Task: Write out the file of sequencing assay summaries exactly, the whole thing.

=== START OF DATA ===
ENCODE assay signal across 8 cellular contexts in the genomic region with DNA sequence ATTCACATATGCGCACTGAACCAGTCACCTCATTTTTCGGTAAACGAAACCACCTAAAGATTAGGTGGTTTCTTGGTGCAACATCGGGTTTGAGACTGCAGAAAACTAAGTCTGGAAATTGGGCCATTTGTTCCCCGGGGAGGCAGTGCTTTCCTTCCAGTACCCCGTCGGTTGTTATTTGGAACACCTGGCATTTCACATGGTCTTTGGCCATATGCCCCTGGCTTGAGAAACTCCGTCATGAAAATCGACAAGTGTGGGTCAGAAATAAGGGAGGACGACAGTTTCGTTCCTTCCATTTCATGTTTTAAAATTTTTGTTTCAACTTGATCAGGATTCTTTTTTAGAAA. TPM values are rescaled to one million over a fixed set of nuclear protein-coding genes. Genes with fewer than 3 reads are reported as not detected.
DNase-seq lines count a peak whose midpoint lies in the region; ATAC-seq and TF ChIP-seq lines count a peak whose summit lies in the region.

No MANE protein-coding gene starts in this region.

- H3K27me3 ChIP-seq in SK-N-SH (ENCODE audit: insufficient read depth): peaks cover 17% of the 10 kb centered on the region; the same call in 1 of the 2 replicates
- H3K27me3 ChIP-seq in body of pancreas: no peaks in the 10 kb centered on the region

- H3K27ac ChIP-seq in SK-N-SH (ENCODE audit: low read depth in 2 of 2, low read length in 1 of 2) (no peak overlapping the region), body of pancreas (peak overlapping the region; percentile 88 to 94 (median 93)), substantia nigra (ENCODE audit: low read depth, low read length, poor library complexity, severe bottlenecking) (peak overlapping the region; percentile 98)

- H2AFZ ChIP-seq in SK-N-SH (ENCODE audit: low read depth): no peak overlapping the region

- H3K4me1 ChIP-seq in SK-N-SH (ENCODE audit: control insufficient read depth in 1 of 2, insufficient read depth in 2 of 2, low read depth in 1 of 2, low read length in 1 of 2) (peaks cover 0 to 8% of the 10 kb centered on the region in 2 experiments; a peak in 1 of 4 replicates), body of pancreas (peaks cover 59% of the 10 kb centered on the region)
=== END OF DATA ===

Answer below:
ENCODE assay signal across 8 cellular contexts in the genomic region with DNA sequence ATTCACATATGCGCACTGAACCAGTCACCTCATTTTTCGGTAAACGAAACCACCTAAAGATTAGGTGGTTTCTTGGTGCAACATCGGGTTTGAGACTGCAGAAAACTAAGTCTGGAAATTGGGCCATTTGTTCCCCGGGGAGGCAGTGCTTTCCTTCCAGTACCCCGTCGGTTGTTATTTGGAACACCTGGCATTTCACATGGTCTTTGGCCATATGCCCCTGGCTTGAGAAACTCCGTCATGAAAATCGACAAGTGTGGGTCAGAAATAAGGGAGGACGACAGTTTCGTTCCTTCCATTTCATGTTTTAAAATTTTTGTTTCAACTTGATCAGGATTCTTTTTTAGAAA. TPM values are rescaled to one million over a fixed set of nuclear protein-coding genes. Genes with fewer than 3 reads are reported as not detected.
DNase-seq lines count a peak whose midpoint lies in the region; ATAC-seq and TF ChIP-seq lines count a peak whose summit lies in the region.

No MANE protein-coding gene starts in this region.

- H3K27me3 ChIP-seq in SK-N-SH (ENCODE audit: insufficient read depth): peaks cover 17% of the 10 kb centered on the region; the same call in 1 of the 2 replicates
- H3K27me3 ChIP-seq in body of pancreas: no peaks in the 10 kb centered on the region

- H3K27ac ChIP-seq in SK-N-SH (ENCODE audit: low read depth in 2 of 2, low read length in 1 of 2) (no peak overlapping the region), body of pancreas (peak overlapping the region; percentile 88 to 94 (median 93)), substantia nigra (ENCODE audit: low read depth, low read length, poor library complexity, severe bottlenecking) (peak overlapping the region; percentile 98)

- H2AFZ ChIP-seq in SK-N-SH (ENCODE audit: low read depth): no peak overlapping the region

- H3K4me1 ChIP-seq in SK-N-SH (ENCODE audit: control insufficient read depth in 1 of 2, insufficient read depth in 2 of 2, low read depth in 1 of 2, low read length in 1 of 2) (peaks cover 0 to 8% of the 10 kb centered on the region in 2 experiments; a peak in 1 of 4 replicates), body of pancreas (peaks cover 59% of the 10 kb centered on the region)